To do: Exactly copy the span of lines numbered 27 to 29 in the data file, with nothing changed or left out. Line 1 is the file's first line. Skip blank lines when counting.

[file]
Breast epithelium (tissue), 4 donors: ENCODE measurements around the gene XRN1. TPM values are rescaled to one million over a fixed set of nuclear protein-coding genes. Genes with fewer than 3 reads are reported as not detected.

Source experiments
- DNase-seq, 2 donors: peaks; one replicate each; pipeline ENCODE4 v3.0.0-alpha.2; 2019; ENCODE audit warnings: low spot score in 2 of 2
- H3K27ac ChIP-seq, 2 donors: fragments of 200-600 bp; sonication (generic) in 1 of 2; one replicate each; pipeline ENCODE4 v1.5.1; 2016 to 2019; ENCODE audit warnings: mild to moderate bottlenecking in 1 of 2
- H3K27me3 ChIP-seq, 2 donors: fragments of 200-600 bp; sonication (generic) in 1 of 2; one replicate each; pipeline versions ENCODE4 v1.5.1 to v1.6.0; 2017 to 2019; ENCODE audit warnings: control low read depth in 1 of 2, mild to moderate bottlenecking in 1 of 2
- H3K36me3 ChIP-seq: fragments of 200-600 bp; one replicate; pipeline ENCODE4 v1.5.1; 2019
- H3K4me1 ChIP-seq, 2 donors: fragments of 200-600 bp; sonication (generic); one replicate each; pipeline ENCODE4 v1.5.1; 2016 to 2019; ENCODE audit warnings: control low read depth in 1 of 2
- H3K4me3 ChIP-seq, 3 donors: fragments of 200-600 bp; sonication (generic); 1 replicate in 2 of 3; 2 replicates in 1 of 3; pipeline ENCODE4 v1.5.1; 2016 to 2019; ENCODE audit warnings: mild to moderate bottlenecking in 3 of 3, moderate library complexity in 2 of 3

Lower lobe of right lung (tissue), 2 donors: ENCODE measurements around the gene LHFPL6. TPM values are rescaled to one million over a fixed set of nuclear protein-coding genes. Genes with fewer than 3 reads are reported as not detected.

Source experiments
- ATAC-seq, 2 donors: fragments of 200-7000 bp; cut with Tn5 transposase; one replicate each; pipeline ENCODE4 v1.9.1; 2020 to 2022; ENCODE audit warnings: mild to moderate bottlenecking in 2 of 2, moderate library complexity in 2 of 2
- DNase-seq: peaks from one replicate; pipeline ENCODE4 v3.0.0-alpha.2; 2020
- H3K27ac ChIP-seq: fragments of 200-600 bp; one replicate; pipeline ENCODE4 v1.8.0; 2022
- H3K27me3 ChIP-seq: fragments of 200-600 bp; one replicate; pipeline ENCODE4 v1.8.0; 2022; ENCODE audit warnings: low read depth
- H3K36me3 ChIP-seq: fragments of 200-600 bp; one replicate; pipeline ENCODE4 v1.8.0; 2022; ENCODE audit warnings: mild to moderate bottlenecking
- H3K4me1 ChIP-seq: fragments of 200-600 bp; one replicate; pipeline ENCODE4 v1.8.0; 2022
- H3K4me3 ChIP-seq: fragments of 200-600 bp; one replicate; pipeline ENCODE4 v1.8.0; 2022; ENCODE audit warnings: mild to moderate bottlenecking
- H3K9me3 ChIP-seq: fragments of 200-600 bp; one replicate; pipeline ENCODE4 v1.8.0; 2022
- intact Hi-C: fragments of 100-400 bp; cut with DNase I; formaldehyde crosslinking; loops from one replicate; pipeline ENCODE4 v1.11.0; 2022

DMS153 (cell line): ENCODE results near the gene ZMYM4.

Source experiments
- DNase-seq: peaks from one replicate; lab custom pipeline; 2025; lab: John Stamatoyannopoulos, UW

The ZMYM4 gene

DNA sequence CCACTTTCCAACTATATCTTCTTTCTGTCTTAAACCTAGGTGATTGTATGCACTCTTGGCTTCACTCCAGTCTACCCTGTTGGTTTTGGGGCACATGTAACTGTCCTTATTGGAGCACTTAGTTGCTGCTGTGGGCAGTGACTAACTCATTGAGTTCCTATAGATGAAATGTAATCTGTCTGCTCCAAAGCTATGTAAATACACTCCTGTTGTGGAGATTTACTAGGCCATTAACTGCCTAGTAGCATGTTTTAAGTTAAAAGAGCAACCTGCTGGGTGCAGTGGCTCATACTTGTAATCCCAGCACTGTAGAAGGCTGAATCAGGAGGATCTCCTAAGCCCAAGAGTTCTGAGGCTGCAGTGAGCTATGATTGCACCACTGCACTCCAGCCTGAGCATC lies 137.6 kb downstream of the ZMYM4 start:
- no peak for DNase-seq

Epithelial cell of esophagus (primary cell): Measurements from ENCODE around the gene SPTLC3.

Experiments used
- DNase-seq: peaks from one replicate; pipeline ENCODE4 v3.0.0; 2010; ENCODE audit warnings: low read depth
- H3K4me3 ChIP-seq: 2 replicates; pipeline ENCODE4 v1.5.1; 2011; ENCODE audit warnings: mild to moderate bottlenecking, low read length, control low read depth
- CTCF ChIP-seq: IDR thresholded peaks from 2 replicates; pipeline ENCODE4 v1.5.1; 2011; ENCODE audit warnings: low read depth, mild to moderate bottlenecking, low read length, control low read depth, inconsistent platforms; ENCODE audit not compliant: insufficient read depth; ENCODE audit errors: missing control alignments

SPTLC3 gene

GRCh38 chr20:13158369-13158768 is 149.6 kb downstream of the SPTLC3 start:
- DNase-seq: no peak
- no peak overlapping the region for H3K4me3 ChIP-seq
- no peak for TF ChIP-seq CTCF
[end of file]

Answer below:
Experiments used
- DNase-seq: peaks from one replicate; pipeline ENCODE4 v3.0.0; 2010; ENCODE audit warnings: low read depth
- H3K4me3 ChIP-seq: 2 replicates; pipeline ENCODE4 v1.5.1; 2011; ENCODE audit warnings: mild to moderate bottlenecking, low read length, control low read depth